Columbine: 10 years later


AddThis Social Bookmark Button

Update: A comment by a reader of the daily blah blah and a post by security expert Bruce Schneier that anyone should read. I believe that they present the same point: no matter what security measures schools take, in the end it is the school community that will solve the problem of violence./Update

Today (April 20th) marks the 10th anniversary of the Columbine High School massacre. Twelve innocent students, one teacher were killed, more than 20 were injured by two heavily armed Columbine students (before the pair shot themselves) in what became the worst school-based crime in the United States. Since then, more school-based mass killings have occured, and the BBC has an interesting (though outdated) chronology of events.

Most news outlets have carried reports and memorials for the tragic events. A partial (and incomplete) list follows:

Ten years later, the question remains unanswered: “How do you prevent such an event from happening?” In an earlier posting, I had suggested that the answer may lie in both the home and the school, both functioning/working together, side by side for the benefit and welfare of the children and the greater school community, but even this bonding may not be enough in socially turbulent times.

What do you think? Please leave a comment.

I.


AddThis Social Bookmark Button

Powered by ScribeFire.

Reblog this post [with Zemanta]
About these ads

4 thoughts on “Columbine: 10 years later

  1. You prevent it by allowing students to live and grow in a system that isn’t driven by politics.

    Here are the 5 main reasons why Columbine happened. I went to Pomona high school, a school in Colorado much like Columbine which was supposedly noted to be one of the next on their infamous ‘hit list.’ I was also outside the main jock clique and spent enough time seeing the ‘other side’ of things to gain a real understanding of what drives the anger behind such an event.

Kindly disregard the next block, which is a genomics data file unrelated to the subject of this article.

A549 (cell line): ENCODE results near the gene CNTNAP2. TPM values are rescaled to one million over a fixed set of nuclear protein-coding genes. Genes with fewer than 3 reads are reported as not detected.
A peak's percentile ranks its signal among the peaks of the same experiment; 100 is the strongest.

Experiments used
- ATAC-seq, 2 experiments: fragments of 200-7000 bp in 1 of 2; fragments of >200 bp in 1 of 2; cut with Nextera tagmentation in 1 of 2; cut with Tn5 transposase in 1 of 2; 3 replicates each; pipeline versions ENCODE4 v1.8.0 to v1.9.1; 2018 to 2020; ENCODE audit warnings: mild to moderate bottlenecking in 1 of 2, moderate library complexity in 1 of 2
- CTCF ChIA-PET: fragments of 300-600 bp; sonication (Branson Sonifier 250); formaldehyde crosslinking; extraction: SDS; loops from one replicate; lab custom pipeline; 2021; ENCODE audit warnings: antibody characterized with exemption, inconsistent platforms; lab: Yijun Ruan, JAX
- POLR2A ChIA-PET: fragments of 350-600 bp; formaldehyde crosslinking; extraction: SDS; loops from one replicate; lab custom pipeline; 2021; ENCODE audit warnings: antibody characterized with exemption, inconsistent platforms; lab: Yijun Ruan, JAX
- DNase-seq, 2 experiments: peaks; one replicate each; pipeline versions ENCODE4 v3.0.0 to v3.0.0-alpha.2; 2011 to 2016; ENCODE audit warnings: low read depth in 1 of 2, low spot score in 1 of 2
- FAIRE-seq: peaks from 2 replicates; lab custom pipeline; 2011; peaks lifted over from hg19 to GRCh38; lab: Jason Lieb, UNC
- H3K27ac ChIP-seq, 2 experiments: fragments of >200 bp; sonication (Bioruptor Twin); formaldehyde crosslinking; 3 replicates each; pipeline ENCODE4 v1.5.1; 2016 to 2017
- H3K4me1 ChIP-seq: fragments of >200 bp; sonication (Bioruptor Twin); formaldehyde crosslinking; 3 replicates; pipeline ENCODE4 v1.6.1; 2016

5. Parental Politics:
    High School drama between classes, cliques, and social groups are bad enough without parents and teachers adding to the problems. I know a girl (that I used to go to HS with) who was just recently fired as a volleyball coach at her school because she benched a girl who had been refusing to join the rest of the team in practice exercises. Why, the girl’s mom flamed the school board so much they just assumed the coach was mis-treating the whole team. It’s disturbing to me to acknowledge that there are parents out there who have nothing better to do than to peddle in the affairs of their child’s school life. Not to mention that that little girl just learned that she can get whatever she wants through politicking.

    4. High School exists to support teachers and staff, not students:
    I clearly remember back when I was in High School that the teachers would gear the curriculum to the SAT tests. From day 1 of freshmen year all they ever talk about is getting into college and scoring high on the SAT. Now, HS doesn’t teach skills, trades, or inspire interest into discovering professional fields of study. It teaches, if you can study what’s on the test, you’ll get into college. Is it any wonder why many students getting into college now are completely unprepared.